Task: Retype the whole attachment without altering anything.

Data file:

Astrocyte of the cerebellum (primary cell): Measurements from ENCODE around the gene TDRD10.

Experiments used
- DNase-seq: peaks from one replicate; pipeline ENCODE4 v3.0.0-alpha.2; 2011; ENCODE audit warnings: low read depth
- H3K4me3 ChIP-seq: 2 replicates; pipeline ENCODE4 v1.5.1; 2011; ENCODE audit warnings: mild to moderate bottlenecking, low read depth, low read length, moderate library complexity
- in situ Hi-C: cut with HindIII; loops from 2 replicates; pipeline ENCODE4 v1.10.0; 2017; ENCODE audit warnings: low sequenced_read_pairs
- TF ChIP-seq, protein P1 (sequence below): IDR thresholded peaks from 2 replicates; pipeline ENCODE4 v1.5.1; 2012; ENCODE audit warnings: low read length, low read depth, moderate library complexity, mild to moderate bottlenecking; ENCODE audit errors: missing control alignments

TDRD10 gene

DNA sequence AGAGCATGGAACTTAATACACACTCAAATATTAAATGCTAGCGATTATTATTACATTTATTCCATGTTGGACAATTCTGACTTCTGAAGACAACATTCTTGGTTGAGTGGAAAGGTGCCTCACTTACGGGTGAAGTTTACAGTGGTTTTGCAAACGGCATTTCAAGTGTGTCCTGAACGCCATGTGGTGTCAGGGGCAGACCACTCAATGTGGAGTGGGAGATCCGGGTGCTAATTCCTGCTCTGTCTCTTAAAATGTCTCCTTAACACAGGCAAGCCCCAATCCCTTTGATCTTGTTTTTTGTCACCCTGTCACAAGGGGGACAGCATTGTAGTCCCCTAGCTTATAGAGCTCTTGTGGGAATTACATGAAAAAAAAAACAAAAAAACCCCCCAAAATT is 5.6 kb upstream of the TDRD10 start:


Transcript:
Astrocyte of the cerebellum (primary cell): Measurements from ENCODE around the gene TDRD10.

Experiments used
- DNase-seq: peaks from one replicate; pipeline ENCODE4 v3.0.0-alpha.2; 2011; ENCODE audit warnings: low read depth
- H3K4me3 ChIP-seq: 2 replicates; pipeline ENCODE4 v1.5.1; 2011; ENCODE audit warnings: mild to moderate bottlenecking, low read depth, low read length, moderate library complexity
- in situ Hi-C: cut with HindIII; loops from 2 replicates; pipeline ENCODE4 v1.10.0; 2017; ENCODE audit warnings: low sequenced_read_pairs
- TF ChIP-seq, protein P1 (sequence below): IDR thresholded peaks from 2 replicates; pipeline ENCODE4 v1.5.1; 2012; ENCODE audit warnings: low read length, low read depth, moderate library complexity, mild to moderate bottlenecking; ENCODE audit errors: missing control alignments

TDRD10 gene

DNA sequence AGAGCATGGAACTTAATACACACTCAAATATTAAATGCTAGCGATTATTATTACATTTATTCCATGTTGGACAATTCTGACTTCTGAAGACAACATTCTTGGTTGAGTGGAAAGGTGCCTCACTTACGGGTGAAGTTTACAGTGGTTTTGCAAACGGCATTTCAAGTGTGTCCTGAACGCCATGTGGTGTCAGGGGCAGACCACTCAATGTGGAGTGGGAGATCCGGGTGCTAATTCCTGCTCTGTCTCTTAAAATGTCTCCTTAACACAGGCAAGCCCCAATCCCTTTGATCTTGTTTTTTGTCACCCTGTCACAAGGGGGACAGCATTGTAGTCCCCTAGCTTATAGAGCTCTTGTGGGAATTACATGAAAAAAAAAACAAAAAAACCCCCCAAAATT is 5.6 kb upstream of the TDRD10 start: